ENGL 317 - Studies in Literary Theory
Semester Offered: Fall
Advanced study of problems and schools of literary criticism and theory, principally in the twentieth century. May include discussion of new criticism, structuralism, deconstruction, reader-response theory, new historicism, and Marxist, psychoanalytic, phenomenological, and feminist analysis.
This course is designed as preparation for the senior thesis, as preparation for graduate level work (in an Anti- or Post-Theory environment), and as a capstone to the English major, answering the puzzling question of why certain critical perspectives are favored or ignored by professional readers of poetry, prose, epic, specific periods of literature, or literary schools. Although Derrida is dead and pundits and journalists seem all too ready to bury his legacy, we are not entitled to dismiss him without a reading. In addition, we address questions pertaining to the relation of literature to history and to social life (Gadamer, Lukacs, Benjamin, Adorno, Said, Hayden White), literary language to ‘objective’ language (Saussure, Benveniste, Austin, Bakhtin), and metaphor to metonymy (Jakobson, J. Hillis Miller, De Man, Derrida, Lacan, Ricoeur) as well as Reader Response criticism (Iser, Fish) and theories of Discourse/Textuality (Foucault, Barthes). Wendy Graham.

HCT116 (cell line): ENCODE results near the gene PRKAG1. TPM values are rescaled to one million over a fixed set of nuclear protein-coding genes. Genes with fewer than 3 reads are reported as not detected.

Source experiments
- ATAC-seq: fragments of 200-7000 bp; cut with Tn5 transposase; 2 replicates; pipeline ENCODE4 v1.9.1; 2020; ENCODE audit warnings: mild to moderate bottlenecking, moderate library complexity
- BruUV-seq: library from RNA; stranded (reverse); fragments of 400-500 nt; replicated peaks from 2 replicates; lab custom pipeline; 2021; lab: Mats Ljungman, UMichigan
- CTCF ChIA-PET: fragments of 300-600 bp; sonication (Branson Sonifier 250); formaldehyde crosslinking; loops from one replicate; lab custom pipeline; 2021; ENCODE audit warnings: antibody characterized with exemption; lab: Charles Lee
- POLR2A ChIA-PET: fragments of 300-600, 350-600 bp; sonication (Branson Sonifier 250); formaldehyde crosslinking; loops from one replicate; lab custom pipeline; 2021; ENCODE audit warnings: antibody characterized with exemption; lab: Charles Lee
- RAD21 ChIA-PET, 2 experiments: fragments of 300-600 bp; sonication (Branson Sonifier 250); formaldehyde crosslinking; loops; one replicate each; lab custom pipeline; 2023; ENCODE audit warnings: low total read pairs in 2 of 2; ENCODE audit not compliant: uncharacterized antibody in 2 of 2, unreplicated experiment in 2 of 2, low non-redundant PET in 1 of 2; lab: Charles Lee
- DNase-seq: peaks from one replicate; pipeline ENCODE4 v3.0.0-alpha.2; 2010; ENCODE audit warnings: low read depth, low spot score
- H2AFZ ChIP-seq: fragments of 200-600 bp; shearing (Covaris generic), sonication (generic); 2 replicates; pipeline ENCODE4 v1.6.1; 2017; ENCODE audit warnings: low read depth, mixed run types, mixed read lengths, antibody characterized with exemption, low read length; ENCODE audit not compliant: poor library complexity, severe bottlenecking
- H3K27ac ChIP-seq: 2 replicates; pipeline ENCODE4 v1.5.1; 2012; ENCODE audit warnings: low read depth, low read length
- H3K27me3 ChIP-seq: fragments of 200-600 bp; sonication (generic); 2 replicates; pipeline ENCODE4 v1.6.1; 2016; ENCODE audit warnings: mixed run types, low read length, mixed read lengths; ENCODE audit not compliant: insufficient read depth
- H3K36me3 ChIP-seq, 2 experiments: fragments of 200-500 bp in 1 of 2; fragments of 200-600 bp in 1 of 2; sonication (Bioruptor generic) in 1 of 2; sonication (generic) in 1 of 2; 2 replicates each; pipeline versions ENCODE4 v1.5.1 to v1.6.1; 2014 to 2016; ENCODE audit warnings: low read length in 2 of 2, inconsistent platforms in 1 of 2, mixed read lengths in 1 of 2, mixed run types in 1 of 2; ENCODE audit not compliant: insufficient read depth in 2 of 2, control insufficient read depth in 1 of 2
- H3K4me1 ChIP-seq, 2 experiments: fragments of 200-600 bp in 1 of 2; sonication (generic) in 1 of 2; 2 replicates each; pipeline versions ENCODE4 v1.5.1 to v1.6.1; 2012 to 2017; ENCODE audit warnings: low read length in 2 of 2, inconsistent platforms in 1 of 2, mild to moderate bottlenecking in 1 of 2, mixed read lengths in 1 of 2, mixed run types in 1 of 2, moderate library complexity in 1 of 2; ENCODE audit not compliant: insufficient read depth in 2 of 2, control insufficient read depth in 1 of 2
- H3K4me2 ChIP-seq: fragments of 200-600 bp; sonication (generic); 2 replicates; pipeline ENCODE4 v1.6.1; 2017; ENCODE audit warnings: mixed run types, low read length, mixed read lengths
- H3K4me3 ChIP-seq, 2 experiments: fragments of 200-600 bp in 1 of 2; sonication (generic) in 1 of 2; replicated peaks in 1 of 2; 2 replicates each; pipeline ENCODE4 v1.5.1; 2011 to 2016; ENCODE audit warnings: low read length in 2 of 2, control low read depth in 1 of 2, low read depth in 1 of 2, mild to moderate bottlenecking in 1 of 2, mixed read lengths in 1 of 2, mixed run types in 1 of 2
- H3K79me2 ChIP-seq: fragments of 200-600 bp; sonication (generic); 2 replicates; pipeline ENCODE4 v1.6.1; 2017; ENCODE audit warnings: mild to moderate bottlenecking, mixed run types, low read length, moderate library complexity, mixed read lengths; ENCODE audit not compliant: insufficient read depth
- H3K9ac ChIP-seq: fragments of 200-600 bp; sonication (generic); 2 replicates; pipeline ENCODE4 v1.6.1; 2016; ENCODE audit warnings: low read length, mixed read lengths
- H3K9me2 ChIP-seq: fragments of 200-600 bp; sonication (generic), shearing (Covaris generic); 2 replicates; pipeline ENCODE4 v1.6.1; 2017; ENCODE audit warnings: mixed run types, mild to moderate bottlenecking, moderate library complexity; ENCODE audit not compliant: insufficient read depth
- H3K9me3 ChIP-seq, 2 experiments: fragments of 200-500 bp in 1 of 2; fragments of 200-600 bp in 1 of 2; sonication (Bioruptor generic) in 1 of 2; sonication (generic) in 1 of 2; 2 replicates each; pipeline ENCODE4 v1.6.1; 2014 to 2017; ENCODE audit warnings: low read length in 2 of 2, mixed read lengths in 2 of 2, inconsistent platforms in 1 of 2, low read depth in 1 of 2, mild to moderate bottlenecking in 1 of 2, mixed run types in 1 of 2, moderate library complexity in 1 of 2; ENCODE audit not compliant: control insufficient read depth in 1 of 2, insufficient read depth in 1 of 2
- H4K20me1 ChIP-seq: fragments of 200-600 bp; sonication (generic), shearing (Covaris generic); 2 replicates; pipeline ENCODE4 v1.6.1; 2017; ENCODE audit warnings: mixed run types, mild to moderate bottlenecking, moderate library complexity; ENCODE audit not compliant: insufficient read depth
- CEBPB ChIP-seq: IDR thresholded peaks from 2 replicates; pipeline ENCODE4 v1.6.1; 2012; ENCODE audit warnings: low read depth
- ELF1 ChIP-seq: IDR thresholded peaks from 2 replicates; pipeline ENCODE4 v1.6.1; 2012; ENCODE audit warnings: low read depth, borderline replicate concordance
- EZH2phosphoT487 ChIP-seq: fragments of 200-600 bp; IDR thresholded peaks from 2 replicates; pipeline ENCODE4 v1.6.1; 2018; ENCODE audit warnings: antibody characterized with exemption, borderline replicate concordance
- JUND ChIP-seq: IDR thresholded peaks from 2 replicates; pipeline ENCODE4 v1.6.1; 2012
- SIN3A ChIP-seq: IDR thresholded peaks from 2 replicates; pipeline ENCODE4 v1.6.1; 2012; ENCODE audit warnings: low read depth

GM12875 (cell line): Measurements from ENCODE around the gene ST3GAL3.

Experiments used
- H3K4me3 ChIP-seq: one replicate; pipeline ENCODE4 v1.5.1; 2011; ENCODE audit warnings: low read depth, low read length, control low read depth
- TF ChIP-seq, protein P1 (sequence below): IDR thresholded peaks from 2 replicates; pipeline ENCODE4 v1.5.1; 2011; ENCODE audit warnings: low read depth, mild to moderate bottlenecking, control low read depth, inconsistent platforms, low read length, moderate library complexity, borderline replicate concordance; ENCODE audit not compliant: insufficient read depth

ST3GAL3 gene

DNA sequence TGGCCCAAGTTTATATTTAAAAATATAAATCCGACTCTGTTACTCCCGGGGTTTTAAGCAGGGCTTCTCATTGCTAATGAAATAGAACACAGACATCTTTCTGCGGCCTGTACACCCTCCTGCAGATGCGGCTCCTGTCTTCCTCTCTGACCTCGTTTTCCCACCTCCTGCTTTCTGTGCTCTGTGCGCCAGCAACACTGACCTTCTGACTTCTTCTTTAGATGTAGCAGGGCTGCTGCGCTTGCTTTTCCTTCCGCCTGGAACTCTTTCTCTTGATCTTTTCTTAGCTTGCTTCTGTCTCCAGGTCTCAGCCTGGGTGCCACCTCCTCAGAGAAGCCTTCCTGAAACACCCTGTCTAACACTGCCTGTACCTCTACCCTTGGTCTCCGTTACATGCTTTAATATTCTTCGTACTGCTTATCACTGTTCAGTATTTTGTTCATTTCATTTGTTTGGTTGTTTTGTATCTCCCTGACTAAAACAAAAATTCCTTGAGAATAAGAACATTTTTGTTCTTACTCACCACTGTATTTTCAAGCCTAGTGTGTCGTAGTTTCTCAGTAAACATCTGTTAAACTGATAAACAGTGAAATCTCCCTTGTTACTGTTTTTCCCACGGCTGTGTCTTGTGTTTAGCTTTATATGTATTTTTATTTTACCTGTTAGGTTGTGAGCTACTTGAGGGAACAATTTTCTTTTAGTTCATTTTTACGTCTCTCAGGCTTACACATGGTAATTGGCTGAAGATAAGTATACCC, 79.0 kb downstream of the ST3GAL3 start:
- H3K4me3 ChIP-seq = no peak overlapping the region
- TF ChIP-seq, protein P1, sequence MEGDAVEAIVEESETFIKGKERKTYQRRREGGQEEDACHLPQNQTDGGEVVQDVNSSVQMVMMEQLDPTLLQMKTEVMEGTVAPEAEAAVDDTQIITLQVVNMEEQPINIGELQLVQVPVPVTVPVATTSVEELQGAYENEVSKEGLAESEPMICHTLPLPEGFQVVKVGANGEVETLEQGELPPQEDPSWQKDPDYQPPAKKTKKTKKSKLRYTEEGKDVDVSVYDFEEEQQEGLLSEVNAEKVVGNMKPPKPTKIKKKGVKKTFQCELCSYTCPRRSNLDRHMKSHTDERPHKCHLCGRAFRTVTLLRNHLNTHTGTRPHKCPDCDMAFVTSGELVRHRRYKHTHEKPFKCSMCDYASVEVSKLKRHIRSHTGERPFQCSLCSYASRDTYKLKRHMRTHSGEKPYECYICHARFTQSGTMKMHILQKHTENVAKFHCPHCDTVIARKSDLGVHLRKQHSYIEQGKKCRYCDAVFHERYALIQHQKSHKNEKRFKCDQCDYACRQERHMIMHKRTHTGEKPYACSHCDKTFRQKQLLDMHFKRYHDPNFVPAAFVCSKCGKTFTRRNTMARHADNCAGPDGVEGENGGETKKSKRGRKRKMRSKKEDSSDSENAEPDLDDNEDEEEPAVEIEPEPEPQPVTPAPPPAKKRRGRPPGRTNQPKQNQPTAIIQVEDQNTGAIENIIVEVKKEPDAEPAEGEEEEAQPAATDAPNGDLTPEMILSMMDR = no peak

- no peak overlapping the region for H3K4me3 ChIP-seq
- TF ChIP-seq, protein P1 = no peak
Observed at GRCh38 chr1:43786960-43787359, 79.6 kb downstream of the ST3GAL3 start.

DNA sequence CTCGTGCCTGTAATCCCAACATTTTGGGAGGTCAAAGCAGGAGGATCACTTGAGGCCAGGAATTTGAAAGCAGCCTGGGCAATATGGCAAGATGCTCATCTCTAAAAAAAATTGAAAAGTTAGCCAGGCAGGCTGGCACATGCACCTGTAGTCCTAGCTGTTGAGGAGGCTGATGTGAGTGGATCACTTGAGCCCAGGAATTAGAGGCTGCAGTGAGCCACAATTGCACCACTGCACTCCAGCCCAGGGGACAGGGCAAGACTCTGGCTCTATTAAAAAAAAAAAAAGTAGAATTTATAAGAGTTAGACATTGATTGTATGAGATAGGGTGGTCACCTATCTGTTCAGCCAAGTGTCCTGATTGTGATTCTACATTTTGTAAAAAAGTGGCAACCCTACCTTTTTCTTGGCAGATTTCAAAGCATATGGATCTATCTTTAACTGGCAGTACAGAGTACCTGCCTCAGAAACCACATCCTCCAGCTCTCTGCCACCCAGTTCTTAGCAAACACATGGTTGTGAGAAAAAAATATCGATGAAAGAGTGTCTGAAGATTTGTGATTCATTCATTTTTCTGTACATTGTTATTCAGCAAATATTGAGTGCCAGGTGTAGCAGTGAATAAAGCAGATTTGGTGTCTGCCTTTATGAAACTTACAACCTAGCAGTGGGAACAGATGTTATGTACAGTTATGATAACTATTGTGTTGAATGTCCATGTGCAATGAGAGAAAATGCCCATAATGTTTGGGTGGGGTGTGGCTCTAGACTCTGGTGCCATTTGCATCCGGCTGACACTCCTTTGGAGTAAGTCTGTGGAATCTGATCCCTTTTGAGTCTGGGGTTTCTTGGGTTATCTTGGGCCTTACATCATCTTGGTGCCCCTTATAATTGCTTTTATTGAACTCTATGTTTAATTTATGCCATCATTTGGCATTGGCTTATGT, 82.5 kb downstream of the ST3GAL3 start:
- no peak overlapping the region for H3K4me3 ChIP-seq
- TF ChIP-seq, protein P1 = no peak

One 2-hour period.
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